Body in Evidence

Ann Killough

She imagined the body in the exact middle of the evidence like a spider in its web.

Or perhaps like the prey still struggling incoherently over to one side of the web with the inward threads of the spider around it already seeming like its own unbearable guts.


Of course in her case the body turned out to be the body of the beloved idea of her nation.

Which seemed always of a different order than the fabric of ideological evidence, within which it hung like a lynched man.

Its main characteristic being intrusion, a helpless intrusive quality against which it turned out that the evidence had been organized all along and which was the only thing that remained incomprehensible.

Its main characteristic being a kind of mute surplus over all possible results to be obtained by its entrapment in the vast matrix of metaphors that she could now see stretching out on all sides infinitely.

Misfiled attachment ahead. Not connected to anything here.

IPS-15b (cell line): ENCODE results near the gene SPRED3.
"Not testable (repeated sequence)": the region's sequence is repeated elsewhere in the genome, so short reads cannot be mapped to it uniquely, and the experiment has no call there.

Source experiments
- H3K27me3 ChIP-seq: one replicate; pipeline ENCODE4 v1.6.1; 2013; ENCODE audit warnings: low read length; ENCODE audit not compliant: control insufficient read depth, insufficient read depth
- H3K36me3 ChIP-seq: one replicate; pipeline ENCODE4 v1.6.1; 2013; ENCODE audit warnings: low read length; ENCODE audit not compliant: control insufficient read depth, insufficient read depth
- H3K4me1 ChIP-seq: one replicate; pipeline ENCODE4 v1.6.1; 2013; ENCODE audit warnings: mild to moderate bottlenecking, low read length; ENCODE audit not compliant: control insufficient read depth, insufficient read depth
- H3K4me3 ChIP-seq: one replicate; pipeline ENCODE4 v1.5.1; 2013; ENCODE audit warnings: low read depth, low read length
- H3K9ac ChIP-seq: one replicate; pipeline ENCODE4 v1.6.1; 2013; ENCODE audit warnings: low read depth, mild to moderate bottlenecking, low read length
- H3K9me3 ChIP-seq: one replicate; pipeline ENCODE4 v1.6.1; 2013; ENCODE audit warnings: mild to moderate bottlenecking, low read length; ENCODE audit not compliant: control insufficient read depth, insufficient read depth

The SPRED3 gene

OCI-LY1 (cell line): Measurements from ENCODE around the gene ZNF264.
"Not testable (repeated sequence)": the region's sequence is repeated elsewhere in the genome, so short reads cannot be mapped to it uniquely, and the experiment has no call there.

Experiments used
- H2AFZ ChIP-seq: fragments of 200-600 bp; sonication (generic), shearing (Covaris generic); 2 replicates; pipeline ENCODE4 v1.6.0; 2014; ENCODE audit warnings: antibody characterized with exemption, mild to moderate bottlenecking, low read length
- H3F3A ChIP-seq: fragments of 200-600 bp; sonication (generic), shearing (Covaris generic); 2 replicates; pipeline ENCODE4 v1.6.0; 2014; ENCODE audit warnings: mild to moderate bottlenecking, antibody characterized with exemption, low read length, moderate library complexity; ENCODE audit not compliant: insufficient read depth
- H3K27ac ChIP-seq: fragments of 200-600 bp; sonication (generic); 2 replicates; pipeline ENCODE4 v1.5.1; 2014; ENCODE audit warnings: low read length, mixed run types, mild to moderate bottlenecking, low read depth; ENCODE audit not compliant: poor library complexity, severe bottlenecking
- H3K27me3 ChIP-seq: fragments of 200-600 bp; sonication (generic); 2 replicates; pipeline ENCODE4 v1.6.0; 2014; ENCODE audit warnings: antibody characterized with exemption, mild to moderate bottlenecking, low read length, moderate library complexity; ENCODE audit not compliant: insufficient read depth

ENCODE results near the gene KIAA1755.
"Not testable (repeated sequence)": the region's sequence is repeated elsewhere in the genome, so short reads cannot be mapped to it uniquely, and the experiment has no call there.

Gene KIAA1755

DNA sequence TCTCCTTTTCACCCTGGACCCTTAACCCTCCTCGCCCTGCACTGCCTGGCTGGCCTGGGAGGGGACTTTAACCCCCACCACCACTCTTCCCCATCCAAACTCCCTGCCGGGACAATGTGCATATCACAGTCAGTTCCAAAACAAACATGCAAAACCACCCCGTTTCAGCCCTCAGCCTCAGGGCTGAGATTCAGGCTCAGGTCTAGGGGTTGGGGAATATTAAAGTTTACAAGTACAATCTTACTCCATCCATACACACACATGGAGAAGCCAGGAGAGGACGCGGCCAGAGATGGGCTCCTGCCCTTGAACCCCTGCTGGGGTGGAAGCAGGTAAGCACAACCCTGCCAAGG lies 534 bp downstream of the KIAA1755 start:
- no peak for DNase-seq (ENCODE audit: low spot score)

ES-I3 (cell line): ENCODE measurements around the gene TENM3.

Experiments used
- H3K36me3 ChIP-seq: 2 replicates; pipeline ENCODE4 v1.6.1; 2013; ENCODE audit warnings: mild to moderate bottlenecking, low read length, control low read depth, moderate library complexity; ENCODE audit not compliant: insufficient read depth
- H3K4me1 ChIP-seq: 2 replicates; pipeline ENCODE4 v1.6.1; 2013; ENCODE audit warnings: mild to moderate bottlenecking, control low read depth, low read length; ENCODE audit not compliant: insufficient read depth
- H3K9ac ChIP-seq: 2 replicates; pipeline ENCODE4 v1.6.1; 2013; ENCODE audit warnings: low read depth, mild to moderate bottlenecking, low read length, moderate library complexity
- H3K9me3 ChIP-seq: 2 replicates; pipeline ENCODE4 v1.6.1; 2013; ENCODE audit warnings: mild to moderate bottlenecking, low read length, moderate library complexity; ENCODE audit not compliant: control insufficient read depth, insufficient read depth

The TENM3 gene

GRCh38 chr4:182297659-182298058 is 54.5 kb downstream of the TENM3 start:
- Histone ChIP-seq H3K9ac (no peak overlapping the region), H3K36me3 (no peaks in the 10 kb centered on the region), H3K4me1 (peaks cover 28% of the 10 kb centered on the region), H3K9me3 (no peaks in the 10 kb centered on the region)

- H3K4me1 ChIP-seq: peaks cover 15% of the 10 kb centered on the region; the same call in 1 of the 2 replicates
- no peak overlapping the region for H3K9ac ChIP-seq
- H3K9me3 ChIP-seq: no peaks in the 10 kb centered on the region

The endlessly proliferating suburbs of entrepreneurial fabulist historical high-voltage gridlock sewage metaphoricity of the gluttonous national evangelism of understanding.

Within which the beloved idea hung like a lost sheep.


She was aware that her love for it was a naked thing.

Poor, universal.

She couldn’t help it, it was all she had.

Ann Killough's
work has appeared in Fence, Field, Mudfish, Poetry Ireland, Salamander, Sentence and elsewhere. Her chapbook Sinners in the Hands: Selections from the Catalog received the 2003 Robert Phillips Poetry Chapbook Prize from Texas Review Press. Her Kinereth Gensler Award winning manuscript, Beloved Idea, has just been published by Alice James Books. She lives in Brookline, Massachusetts, where she is one of the coordinators of the Brookline Poetry Series as well as of the Mouthful Reading Series in Cambridge.